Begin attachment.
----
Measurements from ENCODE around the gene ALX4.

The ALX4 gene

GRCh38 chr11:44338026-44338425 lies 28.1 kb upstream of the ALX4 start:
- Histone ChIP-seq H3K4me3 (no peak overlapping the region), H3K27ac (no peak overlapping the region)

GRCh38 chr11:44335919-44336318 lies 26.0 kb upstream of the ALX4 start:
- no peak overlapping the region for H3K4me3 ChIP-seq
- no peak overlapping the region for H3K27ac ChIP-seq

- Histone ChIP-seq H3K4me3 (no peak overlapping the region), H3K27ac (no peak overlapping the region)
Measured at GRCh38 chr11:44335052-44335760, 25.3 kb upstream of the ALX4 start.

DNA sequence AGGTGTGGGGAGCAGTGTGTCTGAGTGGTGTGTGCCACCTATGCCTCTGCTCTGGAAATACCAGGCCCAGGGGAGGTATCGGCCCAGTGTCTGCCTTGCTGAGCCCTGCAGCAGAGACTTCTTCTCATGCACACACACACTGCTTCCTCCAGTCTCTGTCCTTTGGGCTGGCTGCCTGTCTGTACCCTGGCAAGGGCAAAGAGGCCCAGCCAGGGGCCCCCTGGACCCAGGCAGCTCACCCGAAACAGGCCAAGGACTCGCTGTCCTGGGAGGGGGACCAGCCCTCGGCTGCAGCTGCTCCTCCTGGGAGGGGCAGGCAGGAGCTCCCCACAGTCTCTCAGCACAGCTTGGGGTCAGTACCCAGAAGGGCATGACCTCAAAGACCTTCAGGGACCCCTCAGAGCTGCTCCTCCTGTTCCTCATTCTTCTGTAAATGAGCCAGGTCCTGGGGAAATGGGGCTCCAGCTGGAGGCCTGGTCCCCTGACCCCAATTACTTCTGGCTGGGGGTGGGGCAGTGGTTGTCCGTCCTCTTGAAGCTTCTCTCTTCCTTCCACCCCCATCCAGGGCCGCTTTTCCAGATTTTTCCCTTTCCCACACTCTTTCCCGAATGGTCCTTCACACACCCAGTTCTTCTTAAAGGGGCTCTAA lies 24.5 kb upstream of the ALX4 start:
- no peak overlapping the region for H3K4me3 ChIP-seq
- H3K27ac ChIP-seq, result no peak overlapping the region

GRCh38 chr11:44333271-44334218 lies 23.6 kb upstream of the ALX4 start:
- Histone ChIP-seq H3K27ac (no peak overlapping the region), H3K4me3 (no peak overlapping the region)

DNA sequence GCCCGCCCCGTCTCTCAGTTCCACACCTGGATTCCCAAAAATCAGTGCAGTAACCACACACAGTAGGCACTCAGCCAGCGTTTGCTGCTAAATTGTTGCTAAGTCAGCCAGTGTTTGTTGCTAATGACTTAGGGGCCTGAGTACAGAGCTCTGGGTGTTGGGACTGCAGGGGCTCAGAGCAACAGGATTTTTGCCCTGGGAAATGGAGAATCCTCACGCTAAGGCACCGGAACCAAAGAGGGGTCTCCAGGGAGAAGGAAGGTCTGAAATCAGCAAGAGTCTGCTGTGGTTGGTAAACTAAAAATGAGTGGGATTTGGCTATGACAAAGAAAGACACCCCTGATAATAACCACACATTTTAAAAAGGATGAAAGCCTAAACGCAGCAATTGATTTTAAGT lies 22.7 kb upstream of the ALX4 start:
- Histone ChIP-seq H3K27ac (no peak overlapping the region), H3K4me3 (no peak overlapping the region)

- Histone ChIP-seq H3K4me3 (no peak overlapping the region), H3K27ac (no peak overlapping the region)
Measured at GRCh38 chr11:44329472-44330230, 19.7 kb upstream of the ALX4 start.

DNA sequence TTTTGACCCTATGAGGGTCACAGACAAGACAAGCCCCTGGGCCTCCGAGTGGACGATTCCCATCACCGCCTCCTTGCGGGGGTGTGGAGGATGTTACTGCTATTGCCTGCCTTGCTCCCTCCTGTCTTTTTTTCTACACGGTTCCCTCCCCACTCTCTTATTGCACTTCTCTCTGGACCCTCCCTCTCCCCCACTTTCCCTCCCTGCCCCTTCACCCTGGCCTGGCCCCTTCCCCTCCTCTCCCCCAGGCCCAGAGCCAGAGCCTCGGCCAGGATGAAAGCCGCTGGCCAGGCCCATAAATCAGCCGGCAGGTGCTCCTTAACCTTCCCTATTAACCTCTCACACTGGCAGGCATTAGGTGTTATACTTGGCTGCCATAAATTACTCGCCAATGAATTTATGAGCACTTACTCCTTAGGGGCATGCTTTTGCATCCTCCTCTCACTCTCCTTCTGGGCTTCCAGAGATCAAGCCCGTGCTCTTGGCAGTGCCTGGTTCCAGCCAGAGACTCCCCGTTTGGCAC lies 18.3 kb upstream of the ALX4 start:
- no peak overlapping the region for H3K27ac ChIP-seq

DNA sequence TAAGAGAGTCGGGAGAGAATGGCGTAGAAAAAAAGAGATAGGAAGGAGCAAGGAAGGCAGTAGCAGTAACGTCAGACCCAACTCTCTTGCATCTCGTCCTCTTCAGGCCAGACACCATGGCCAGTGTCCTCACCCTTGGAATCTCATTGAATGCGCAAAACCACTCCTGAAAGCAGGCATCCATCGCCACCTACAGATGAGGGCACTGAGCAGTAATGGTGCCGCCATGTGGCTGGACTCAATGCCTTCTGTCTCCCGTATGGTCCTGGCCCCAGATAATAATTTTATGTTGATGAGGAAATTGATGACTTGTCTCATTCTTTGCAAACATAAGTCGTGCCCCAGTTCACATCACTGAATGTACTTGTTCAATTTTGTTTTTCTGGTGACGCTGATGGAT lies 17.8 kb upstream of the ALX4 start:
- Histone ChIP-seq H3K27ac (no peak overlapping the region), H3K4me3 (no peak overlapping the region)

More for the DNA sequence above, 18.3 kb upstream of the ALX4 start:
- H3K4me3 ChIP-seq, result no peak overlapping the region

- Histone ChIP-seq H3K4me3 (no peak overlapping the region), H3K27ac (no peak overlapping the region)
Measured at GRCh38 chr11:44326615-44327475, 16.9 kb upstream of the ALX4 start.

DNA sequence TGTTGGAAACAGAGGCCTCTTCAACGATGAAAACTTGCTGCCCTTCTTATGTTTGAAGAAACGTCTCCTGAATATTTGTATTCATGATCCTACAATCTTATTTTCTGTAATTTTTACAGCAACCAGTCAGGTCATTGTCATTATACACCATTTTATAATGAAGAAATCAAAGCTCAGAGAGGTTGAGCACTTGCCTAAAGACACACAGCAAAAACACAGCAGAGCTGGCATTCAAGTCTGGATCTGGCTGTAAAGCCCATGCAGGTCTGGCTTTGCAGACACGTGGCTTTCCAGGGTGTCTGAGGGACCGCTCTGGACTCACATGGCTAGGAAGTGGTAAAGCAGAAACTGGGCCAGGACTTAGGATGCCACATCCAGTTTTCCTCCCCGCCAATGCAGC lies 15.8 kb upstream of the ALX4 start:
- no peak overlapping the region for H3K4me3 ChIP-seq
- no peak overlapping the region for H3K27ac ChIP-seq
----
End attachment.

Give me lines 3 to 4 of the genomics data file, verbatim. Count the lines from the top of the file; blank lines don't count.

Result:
GRCh38 chr11:44338026-44338425 lies 28.1 kb upstream of the ALX4 start:
- Histone ChIP-seq H3K4me3 (no peak overlapping the region), H3K27ac (no peak overlapping the region)